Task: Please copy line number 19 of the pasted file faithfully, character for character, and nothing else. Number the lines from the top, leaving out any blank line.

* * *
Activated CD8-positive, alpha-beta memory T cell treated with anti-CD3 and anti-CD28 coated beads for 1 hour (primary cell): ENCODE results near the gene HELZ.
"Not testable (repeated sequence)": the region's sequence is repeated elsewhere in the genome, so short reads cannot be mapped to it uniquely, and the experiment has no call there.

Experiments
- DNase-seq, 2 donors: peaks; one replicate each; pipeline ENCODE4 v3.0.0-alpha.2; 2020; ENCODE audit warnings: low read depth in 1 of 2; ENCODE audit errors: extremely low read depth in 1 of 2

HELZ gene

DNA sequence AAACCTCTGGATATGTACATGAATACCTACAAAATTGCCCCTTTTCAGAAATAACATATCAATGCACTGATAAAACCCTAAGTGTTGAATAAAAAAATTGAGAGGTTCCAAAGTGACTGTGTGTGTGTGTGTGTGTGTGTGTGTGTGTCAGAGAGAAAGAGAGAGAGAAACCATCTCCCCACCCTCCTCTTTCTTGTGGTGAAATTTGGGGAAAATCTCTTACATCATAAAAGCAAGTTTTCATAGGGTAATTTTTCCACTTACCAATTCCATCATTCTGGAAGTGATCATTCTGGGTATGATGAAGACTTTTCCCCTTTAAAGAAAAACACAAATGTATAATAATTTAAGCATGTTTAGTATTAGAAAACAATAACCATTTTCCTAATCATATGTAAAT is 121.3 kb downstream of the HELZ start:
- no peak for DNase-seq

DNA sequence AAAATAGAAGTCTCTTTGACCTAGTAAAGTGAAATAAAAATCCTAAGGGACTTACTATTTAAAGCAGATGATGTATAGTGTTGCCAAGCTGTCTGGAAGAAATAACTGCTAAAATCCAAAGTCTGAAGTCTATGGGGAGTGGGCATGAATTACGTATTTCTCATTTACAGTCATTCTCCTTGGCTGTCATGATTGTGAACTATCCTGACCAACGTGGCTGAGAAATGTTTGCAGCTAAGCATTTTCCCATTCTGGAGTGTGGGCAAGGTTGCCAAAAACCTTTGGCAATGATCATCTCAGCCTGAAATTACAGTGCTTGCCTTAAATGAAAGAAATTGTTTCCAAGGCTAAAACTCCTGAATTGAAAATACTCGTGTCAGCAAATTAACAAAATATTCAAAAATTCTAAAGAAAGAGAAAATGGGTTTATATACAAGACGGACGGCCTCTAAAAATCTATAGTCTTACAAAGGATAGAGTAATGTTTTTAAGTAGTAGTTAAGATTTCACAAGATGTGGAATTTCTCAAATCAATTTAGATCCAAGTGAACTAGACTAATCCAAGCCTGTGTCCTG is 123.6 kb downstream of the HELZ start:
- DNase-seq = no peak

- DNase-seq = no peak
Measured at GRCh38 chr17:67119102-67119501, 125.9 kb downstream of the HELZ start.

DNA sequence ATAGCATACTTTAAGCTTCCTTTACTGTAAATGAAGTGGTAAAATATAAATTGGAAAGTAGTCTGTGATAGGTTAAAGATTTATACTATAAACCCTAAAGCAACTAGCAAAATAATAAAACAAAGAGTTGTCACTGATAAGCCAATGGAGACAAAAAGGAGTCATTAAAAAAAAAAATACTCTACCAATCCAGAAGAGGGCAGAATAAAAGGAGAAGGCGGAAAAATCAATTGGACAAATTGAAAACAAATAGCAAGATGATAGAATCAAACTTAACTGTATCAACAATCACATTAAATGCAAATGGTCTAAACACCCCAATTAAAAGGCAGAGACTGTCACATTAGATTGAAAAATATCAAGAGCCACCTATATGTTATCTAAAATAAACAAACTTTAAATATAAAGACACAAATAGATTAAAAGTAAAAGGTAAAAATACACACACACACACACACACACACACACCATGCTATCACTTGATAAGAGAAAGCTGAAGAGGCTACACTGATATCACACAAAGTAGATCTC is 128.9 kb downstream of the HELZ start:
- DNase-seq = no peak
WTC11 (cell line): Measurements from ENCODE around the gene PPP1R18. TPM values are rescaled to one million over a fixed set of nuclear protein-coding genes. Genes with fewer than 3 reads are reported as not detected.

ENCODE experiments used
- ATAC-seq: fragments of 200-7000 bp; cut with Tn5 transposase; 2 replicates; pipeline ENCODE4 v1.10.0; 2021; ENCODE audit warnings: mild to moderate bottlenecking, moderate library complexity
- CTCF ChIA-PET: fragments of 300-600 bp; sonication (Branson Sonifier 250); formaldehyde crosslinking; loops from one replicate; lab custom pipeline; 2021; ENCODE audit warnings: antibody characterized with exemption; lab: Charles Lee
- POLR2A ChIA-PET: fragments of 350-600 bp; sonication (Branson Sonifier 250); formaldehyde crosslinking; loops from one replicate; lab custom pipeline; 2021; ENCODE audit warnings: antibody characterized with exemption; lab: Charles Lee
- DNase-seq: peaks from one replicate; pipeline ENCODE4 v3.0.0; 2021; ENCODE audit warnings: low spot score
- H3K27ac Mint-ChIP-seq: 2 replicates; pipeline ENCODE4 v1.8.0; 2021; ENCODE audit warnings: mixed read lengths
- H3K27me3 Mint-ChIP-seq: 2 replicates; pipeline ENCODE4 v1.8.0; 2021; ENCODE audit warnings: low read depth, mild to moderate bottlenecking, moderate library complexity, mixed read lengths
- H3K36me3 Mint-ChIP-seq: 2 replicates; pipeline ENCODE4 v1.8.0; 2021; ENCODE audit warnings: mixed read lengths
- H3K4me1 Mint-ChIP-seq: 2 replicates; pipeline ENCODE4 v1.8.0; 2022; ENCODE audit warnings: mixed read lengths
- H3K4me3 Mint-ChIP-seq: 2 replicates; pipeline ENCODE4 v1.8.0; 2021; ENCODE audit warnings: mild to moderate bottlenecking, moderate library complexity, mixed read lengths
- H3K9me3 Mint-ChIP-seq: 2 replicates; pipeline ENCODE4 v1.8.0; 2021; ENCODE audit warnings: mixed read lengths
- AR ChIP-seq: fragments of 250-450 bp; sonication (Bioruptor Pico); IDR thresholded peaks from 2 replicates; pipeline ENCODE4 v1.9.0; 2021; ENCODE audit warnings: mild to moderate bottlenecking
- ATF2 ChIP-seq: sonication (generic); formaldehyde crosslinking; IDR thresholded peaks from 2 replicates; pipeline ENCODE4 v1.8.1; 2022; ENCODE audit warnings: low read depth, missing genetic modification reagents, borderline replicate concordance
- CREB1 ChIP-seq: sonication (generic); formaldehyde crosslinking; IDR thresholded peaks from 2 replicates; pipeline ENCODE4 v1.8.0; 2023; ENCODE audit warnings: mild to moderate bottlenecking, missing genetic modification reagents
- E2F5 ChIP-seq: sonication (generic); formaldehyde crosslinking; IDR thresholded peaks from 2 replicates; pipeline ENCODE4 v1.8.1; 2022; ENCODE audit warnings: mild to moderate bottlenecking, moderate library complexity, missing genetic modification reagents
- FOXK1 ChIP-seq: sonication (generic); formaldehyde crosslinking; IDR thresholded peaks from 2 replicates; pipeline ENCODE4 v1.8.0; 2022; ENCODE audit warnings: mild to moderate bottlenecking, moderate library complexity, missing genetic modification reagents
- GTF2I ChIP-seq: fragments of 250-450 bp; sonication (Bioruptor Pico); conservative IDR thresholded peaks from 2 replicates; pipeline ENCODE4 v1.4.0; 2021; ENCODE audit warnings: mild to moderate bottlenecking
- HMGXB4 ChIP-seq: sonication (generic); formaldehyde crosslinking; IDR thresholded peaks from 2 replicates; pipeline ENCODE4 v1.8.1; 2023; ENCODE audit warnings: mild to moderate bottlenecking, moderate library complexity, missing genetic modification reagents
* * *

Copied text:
- DNase-seq: peaks from one replicate; pipeline ENCODE4 v3.0.0; 2021; ENCODE audit warnings: low spot score